living. It's all barbarism and sage man chaos from now on. - Let's stop here. The feeling of

deprivation is a self-imposed curse. If we want to avoid FOMO in sobriety and be successful at

it, we must enforce a positive narrative; and it's easier than we might think.

How to:

The mere joy of living our lives fog-free and enjoying creativity, productivity, self-confidence,

good mental and physical health, healthy interpersonal relationships, and most importantly - a

good night's sleep. When we consciously make these our focal points, our mindset organically

shifts from "I can't drink": to "I don't want to.” Why? Because we now have a tangible source of

motivation. And it feels good. Natural. And the "I could" metamorphoses into "I could, but I

choose otherwise." For the ones in recovery, it's what we call "a clean slate." Experts from State

to State Move share: "On that note, changing your environment could make a positive impact on

your sobriety. There are always potential triggers in familiarity. Relocating and starting anew

could provide sober individuals with a true meaning of a clean slate."

Find your sober love

Substance abuse is not a hobby. It's a pathway to self-destruction, often cloaked in a socially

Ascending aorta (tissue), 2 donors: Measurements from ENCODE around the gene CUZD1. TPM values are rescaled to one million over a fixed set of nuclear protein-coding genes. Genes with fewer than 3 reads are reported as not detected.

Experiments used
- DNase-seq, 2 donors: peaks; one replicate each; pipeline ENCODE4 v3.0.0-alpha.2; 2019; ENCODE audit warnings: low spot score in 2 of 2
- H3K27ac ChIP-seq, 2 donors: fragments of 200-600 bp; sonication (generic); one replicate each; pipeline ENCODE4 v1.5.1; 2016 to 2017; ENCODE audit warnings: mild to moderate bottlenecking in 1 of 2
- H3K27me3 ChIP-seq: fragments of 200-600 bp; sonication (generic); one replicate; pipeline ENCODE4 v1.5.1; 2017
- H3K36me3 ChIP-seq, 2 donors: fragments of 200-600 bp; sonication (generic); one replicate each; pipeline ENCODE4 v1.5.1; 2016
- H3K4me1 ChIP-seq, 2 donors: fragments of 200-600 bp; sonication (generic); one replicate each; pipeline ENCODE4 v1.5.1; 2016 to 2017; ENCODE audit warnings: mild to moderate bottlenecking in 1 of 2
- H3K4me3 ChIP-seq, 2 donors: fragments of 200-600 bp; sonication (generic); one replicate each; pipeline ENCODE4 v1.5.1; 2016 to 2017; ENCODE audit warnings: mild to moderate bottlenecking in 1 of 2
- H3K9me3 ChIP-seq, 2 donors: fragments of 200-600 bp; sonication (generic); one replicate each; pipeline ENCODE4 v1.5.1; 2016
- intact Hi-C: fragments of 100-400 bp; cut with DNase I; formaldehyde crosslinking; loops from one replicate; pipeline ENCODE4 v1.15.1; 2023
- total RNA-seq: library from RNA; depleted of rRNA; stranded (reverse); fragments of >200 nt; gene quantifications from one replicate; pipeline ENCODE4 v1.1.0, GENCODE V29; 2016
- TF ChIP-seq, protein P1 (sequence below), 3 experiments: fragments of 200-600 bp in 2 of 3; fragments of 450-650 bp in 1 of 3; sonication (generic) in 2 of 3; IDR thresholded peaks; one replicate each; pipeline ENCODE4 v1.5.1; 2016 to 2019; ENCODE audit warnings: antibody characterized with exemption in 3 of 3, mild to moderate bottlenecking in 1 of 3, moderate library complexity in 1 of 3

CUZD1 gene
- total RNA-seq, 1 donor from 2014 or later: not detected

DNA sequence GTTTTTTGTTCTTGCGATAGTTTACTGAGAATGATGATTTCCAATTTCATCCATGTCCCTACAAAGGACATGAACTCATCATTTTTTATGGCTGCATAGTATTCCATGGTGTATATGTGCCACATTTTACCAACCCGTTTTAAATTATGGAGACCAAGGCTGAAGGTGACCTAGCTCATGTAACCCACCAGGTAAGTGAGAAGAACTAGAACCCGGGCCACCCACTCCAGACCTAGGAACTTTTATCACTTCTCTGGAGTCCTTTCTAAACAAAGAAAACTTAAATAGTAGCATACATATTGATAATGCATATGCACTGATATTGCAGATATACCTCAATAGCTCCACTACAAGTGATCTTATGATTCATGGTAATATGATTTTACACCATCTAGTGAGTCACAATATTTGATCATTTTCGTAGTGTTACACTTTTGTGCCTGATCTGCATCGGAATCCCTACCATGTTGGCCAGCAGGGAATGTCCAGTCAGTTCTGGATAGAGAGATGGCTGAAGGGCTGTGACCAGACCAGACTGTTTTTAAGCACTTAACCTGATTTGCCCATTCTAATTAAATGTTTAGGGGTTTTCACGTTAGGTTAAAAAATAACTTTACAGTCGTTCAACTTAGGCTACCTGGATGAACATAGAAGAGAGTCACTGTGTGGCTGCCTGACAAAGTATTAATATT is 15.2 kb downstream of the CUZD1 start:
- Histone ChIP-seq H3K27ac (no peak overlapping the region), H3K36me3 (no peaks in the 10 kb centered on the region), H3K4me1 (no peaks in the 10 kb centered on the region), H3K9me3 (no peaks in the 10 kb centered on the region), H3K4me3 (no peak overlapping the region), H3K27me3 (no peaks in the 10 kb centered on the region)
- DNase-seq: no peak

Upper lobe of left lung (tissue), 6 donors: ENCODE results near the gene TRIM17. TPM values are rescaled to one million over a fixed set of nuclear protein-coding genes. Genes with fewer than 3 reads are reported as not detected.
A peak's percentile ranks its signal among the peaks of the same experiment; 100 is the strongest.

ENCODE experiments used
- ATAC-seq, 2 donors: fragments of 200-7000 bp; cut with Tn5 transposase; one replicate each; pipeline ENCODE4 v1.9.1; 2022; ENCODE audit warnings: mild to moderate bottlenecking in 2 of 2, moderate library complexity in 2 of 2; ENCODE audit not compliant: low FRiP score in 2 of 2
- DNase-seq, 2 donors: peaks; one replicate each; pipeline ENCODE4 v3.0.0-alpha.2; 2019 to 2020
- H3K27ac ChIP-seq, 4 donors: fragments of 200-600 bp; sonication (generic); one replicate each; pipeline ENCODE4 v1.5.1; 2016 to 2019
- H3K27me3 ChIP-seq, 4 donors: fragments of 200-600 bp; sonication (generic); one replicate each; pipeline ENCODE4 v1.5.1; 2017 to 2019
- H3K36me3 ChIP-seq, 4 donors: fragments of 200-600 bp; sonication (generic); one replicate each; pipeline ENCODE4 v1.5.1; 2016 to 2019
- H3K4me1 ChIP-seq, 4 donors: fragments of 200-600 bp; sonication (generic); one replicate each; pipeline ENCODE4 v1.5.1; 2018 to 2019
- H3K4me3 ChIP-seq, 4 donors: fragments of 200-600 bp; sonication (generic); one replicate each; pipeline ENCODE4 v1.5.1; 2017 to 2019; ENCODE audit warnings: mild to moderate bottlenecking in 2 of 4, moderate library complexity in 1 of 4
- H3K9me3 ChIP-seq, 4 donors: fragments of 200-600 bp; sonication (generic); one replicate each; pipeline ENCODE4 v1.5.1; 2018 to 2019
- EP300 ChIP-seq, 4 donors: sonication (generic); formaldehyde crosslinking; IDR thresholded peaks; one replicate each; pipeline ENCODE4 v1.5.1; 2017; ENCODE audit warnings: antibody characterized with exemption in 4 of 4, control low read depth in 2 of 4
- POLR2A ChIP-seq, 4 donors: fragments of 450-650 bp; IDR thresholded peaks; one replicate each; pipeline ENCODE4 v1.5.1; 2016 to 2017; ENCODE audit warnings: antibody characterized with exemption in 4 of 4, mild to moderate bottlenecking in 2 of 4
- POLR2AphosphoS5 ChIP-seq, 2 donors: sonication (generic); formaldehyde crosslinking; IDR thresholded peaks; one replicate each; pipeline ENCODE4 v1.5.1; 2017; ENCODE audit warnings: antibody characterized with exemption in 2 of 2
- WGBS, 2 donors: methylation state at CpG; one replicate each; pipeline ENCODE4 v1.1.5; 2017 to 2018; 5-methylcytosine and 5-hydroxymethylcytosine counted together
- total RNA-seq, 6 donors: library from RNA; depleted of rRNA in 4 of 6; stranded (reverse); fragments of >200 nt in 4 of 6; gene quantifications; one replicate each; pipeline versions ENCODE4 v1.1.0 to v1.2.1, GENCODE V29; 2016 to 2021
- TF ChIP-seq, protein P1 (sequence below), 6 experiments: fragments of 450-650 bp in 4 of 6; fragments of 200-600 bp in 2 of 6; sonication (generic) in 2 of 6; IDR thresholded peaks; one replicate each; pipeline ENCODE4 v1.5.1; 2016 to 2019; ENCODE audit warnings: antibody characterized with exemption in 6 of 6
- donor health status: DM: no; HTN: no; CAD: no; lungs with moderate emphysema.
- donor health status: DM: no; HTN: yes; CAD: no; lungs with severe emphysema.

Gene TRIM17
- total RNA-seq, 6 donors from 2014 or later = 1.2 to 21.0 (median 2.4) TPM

engaging activity. But its nature is far from anything naïve and harmless; when you're down in

the rabbit hole, the rules are clear: it's every man for himself - and in this case, every man for his

demise. When we're hooked on "feel-good stimuli" nothing can compare. There is no filling the

void. You know and love the high you're accustomed to and chase it. Relentlessly. Everything

else becomes a poorly disguised surrogate. A mimicry. A fool's pastime. Now, the good news.

When you're sober, you can explore (in-depth and with interest) the things (i.e., activities) you

genuinely enjoy. Not the distorted version, the authentic you. The goal is to recognize what

ignites a sense of weightlessness and child-like gaiety. Try:

● instrument lessons (guitar, drums, piano, whatever suits you)

● learning a new language

● poetry

● sculpting

● drawing

● singing (karaoke is fine)

● puzzles, video games, board games - all games

● hiking, running, jogging, gym

● watersports - swimming, snorkeling, diving

● martial arts, yoga

Push, but not too hard

Listen to your body and mind; you already know what's good for your sobriety. Don't overdo it,

though. Learn to give yourself a break. Sobriety doesn't necessarily mean we ought to fall victim

to hypomania (*a mild form of mania, usually expressed through hyperactivity and/or elation).

What do YOU need? A change of personal environment? Pass on your friend's birthday party?

Taking time off? Low key? Or an epic adventure? Learn to recognize your body's cues. What is

it suggesting?

Final words

Lastly, the best way to avoid FOMO in sobriety is to cultivate mindfulness. Strive to become a

self-whisperer, and a listener, for that matter. Practice meditation; with it comes patience. And

with patience comes self-nurture. The more you get to know yourself, the soberer and happier

you will be. No to FOMO. Yes, to self.